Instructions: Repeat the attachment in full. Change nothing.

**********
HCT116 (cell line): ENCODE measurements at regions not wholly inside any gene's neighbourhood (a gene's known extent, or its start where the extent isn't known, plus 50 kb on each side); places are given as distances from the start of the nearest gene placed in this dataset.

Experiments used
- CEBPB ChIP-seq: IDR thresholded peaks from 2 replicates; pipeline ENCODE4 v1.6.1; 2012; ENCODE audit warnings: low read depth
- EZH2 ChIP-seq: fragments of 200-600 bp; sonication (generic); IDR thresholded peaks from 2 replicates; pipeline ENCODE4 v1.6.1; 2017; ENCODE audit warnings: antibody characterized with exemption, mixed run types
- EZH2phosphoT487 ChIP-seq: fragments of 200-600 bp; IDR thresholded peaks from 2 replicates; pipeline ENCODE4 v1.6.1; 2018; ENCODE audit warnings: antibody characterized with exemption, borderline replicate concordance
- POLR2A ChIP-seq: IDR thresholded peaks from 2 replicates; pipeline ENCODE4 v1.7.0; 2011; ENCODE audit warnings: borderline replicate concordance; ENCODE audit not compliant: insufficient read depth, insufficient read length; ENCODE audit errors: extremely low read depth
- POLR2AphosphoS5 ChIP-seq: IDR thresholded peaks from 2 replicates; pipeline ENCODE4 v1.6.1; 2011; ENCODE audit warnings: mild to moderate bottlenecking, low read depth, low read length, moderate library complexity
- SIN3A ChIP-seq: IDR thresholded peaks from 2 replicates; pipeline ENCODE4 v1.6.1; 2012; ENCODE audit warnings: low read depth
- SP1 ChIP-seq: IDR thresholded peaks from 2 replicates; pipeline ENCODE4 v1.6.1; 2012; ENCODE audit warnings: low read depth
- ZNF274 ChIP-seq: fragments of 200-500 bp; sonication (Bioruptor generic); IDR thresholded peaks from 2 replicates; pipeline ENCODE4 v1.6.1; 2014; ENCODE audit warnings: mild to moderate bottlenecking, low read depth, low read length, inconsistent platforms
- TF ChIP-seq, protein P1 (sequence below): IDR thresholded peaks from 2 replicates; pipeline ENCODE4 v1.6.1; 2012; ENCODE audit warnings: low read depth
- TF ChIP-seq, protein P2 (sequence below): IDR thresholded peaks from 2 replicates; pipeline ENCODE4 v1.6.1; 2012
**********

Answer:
HCT116 (cell line): ENCODE measurements at regions not wholly inside any gene's neighbourhood (a gene's known extent, or its start where the extent isn't known, plus 50 kb on each side); places are given as distances from the start of the nearest gene placed in this dataset.

Experiments used
- CEBPB ChIP-seq: IDR thresholded peaks from 2 replicates; pipeline ENCODE4 v1.6.1; 2012; ENCODE audit warnings: low read depth
- EZH2 ChIP-seq: fragments of 200-600 bp; sonication (generic); IDR thresholded peaks from 2 replicates; pipeline ENCODE4 v1.6.1; 2017; ENCODE audit warnings: antibody characterized with exemption, mixed run types
- EZH2phosphoT487 ChIP-seq: fragments of 200-600 bp; IDR thresholded peaks from 2 replicates; pipeline ENCODE4 v1.6.1; 2018; ENCODE audit warnings: antibody characterized with exemption, borderline replicate concordance
- POLR2A ChIP-seq: IDR thresholded peaks from 2 replicates; pipeline ENCODE4 v1.7.0; 2011; ENCODE audit warnings: borderline replicate concordance; ENCODE audit not compliant: insufficient read depth, insufficient read length; ENCODE audit errors: extremely low read depth
- POLR2AphosphoS5 ChIP-seq: IDR thresholded peaks from 2 replicates; pipeline ENCODE4 v1.6.1; 2011; ENCODE audit warnings: mild to moderate bottlenecking, low read depth, low read length, moderate library complexity
- SIN3A ChIP-seq: IDR thresholded peaks from 2 replicates; pipeline ENCODE4 v1.6.1; 2012; ENCODE audit warnings: low read depth
- SP1 ChIP-seq: IDR thresholded peaks from 2 replicates; pipeline ENCODE4 v1.6.1; 2012; ENCODE audit warnings: low read depth
- ZNF274 ChIP-seq: fragments of 200-500 bp; sonication (Bioruptor generic); IDR thresholded peaks from 2 replicates; pipeline ENCODE4 v1.6.1; 2014; ENCODE audit warnings: mild to moderate bottlenecking, low read depth, low read length, inconsistent platforms
- TF ChIP-seq, protein P1 (sequence below): IDR thresholded peaks from 2 replicates; pipeline ENCODE4 v1.6.1; 2012; ENCODE audit warnings: low read depth
- TF ChIP-seq, protein P2 (sequence below): IDR thresholded peaks from 2 replicates; pipeline ENCODE4 v1.6.1; 2012